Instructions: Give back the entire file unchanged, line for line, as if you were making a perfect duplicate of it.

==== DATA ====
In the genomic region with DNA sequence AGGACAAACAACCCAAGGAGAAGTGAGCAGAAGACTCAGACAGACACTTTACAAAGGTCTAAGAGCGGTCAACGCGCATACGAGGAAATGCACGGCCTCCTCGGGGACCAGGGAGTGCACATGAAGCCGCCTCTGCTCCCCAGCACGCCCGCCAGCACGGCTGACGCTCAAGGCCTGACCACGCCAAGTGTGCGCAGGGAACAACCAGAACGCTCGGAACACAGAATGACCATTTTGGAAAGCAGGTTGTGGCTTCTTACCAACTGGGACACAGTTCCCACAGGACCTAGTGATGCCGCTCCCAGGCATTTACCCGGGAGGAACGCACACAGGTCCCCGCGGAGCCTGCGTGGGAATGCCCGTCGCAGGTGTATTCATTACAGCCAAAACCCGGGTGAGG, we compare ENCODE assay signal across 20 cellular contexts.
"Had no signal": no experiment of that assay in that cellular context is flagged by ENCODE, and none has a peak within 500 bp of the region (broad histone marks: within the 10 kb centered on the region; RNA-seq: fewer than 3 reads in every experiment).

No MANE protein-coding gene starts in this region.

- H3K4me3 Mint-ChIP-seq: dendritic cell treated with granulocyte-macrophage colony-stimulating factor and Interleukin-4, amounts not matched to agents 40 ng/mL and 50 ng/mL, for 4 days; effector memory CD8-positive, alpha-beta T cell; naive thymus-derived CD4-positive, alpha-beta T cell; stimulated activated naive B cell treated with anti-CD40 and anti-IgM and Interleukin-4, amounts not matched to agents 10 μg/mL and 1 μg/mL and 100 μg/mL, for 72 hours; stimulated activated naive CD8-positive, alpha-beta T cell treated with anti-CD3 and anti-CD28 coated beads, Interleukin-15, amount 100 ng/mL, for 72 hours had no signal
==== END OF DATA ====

In the genomic region with DNA sequence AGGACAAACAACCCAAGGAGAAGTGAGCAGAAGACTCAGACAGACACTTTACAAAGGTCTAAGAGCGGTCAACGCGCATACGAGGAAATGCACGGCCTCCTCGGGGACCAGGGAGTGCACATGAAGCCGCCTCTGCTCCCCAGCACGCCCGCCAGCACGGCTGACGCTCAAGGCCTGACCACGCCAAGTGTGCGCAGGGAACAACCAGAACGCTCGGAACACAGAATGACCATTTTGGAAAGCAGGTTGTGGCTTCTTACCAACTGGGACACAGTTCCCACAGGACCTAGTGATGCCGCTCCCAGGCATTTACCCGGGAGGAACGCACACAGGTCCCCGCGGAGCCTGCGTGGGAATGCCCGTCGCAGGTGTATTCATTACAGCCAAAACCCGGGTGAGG, we compare ENCODE assay signal across 20 cellular contexts.
"Had no signal": no experiment of that assay in that cellular context is flagged by ENCODE, and none has a peak within 500 bp of the region (broad histone marks: within the 10 kb centered on the region; RNA-seq: fewer than 3 reads in every experiment).

No MANE protein-coding gene starts in this region.

- H3K4me3 Mint-ChIP-seq: dendritic cell treated with granulocyte-macrophage colony-stimulating factor and Interleukin-4, amounts not matched to agents 40 ng/mL and 50 ng/mL, for 4 days; effector memory CD8-positive, alpha-beta T cell; naive thymus-derived CD4-positive, alpha-beta T cell; stimulated activated naive B cell treated with anti-CD40 and anti-IgM and Interleukin-4, amounts not matched to agents 10 μg/mL and 1 μg/mL and 100 μg/mL, for 72 hours; stimulated activated naive CD8-positive, alpha-beta T cell treated with anti-CD3 and anti-CD28 coated beads, Interleukin-15, amount 100 ng/mL, for 72 hours had no signal